New Jersey courts have not extended the right to an interpreter beyond the class of criminal defendants. See Kounelis, 258 N.J. Super. at 426-28. Under New Jersey law, crimes are offenses for which a sentence of greater than six months imprisonment is authorized. N.J.S.A. 2C:1-4(a). Disorderly persons offenses, on the other hand, contemplate up to six months of jail time and "are not crimes within the meaning of . . . [New Jersey's] Constitution." N.J.S.A. 2C:1-4(b). Generally, criminal cases are tried in the Law Division of the Superior Court. E.g., State v. Karaarslan, 262 N.J. Super. 123, 125 (Law Div. 1993). Driving under the influence of alcohol (DUI) is not characterized as a crime in New Jersey but rather a serious traffic offense." State v. Cusick 110 N.J. Super. 149, 151, 264 A.2d 735 (App. Div. 1970). Similarly, leaving the scene of an accident is a Title 39 traffic offense *fn3 N.J.S.A. 39:4-129; see State v. Dively, 92 N.J. 573, 585, 458 A.2d 502 (1983).

While not classified as a criminal proceeding, the State's prosecution of Rodriguez under N.J.S.A. 39:4-50 and 39:4-129 falls under the nebulous "quasi-criminal" category. *fn4 State v. Dively, 92 N.J. at 585; State v. Johnson, 42 N.J. at 156; State v. Emery, 27 N.J. 348, 353, 142 A.2d 874 (1958); State v. DiSomma, 262 N.J. Super. 375, 380, 621 A.2d 55 (App. Div. 1993). Nevertheless, both traffic offenses share some of the attributes of a criminal statute. Conviction requires proof beyond a reasonable doubt, and jail time is possible, even for first-time offenders. E.g., State v. Dively, 92 N.J. at 585 *fn5; see State v. McCarthy, 30 N.J. Super. 6, 9, 103 A.2d 169 (App. Div. 1954). In fact, the McCarthy court stated, more than forty years ago, that New Jersey "decisional law has insisted that proceedings in the prosecution of violators of R.S. 39:4-50 [a precursor to N.J.S.A. 39:4-50] shall be so conducted as to respect and safeguard those basic rights normally to be accorded one accused of a criminal offense." McCarthy, 30 N.J. Super. at 9.

Given this state's decision to treat traffic of fenses much like criminal offenses and to accord to suspected traffic offenders a panoply of rights approaching those of a criminal defendant, it would not be far-fetched to extend the right to an interpreter to those non-English-speaking defendants accused of violating Title 39. It seems almost syllogistic that if the ability to understand the proceedings and case arrayed against one is essential to a non-English-speaking criminal defendant's capacity for mounting a vigorous defense, Kounelis, 258 N.J. Super. at 427 (citing Negron, 434 F.2d at 388), and the prosecution of traffic offenses "is treated as quasi-criminal to satisfy the requirements of fundamental fairness and essential Justice to the accused," Vickey v. Nessler, 230 N.J. Super. 141, 149, 553 A.2d 34 (App. Div. 1989),cert. denied, 117 N.J. 74, 563 A.2d 836 (1989), then the right to an interpreter should be extended to non-English-speaking defendants accused of committing traffic offenses.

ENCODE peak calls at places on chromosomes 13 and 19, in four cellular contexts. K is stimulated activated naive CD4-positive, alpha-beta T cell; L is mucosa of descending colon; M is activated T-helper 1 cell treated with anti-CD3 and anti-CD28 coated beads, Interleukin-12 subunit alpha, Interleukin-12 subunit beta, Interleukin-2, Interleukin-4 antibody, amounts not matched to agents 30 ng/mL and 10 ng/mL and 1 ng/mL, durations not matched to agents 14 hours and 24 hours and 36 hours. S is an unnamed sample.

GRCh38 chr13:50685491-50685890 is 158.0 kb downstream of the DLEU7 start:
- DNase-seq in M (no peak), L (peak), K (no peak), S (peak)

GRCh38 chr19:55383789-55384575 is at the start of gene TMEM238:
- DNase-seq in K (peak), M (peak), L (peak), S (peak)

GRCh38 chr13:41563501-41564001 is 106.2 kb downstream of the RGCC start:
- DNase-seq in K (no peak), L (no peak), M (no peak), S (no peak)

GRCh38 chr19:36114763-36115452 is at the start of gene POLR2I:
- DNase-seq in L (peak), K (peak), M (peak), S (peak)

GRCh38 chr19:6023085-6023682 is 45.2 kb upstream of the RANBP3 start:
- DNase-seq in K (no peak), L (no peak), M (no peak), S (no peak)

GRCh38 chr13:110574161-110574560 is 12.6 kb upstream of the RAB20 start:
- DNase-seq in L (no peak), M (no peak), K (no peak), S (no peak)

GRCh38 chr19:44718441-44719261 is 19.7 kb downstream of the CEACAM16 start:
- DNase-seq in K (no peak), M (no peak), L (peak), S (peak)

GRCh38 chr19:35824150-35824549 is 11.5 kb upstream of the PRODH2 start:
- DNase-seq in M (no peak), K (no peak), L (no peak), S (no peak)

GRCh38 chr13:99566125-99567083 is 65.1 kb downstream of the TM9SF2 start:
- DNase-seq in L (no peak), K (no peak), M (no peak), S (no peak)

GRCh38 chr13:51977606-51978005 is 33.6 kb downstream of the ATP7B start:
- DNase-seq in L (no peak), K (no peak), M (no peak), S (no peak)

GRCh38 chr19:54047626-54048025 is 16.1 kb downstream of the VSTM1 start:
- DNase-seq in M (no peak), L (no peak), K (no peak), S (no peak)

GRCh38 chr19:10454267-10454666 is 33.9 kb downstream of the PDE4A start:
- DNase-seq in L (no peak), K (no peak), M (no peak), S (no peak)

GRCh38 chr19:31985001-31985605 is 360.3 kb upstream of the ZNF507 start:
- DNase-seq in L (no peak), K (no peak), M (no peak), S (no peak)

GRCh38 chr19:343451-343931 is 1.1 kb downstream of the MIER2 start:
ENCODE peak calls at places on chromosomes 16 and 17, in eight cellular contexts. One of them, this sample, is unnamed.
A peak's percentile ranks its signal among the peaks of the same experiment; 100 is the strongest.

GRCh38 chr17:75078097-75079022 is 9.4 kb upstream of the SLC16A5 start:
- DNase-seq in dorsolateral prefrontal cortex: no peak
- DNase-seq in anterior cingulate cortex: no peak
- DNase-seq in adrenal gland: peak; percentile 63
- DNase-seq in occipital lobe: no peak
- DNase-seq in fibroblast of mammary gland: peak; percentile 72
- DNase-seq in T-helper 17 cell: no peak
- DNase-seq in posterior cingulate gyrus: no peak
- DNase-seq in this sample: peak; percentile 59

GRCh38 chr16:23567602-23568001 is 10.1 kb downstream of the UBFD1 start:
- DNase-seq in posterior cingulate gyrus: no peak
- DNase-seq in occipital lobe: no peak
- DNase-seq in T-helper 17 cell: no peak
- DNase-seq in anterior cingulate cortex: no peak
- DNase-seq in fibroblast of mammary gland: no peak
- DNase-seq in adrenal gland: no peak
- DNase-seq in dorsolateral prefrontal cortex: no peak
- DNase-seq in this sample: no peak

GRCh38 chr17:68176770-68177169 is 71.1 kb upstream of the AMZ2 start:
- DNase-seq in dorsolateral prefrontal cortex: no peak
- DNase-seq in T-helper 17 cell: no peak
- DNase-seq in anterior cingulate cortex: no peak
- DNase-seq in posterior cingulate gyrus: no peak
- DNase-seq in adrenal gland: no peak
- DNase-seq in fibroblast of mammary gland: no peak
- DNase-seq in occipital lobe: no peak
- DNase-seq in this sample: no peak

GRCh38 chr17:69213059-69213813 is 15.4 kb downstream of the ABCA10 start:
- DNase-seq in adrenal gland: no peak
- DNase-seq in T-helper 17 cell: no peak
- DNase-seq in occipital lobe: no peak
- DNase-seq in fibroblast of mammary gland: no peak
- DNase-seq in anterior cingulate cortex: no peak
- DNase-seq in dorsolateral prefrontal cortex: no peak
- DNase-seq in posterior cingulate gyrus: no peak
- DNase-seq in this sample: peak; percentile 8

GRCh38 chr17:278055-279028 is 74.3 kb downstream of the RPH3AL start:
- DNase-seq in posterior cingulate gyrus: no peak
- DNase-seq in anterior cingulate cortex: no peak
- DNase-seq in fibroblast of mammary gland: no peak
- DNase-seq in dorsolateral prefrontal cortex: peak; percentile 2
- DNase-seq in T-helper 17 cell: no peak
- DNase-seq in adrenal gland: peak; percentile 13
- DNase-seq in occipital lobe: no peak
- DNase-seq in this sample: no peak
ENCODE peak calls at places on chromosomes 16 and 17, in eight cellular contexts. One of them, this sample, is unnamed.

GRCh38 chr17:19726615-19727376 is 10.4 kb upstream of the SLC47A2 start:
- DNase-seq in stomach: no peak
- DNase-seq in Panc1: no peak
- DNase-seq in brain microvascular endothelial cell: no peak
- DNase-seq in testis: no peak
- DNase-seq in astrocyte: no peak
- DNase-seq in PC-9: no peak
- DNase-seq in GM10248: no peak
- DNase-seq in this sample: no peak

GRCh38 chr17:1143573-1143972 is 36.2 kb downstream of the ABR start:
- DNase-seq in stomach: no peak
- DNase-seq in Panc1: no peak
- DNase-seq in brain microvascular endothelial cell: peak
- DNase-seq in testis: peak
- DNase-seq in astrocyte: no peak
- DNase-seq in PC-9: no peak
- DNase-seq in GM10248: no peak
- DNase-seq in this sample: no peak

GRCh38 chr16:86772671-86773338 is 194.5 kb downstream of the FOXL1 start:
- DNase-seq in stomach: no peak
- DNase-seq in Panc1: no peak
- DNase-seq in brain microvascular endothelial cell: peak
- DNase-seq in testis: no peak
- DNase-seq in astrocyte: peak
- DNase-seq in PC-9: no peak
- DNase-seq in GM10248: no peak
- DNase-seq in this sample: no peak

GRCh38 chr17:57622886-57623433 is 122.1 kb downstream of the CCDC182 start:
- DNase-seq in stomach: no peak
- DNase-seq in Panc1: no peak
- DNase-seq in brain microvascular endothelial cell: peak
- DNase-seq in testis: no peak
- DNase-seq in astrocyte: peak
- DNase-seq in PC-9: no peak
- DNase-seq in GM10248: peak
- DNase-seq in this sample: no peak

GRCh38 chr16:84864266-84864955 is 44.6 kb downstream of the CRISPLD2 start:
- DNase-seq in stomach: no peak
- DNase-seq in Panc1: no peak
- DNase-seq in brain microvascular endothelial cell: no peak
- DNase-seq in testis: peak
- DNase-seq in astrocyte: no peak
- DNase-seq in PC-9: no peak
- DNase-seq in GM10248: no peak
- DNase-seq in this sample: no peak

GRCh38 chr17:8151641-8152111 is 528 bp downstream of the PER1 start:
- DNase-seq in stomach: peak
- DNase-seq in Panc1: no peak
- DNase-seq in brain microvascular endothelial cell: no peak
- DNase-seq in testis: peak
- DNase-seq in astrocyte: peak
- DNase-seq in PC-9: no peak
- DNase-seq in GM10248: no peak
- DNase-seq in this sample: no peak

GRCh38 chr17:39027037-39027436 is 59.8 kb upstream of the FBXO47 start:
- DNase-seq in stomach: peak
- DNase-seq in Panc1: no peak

There is, however, an even more compelling justification for recognizing the right to an interpreter for some municipal court defendants, and it naturally leads to the formulation of an appropriately-tailored rule. Specifically, any defendant accused of committing a traffic offense who can not adequately speak and/or understand English shall be provided with a court interpreter whenever the nature of the charges against him give rise to a right to counsel.

Both the federal and state constitutions guarantee criminal defendants the right to assistance of counsel. U.S. Const. amend. VI; N.J. Const. art. I, P 10. In 1971, the Supreme Court of this state, in Rodriguez v. Rosenblatt, 58 N.J. 281, 277 A.2d 216 (1971), established the right of some defendants accused of non-indictabla offenses to representation by legal counsel. Id. The Court ruled that counsel should be appointed for an indigent defendant whenever he is confronted with the threat of imprisonment or "other consequence of magnitude" upon conviction. Id. at 295. The Court specifically noted "the substantaal loss of driving privileges" as a "serious consequence" of conviction. Id.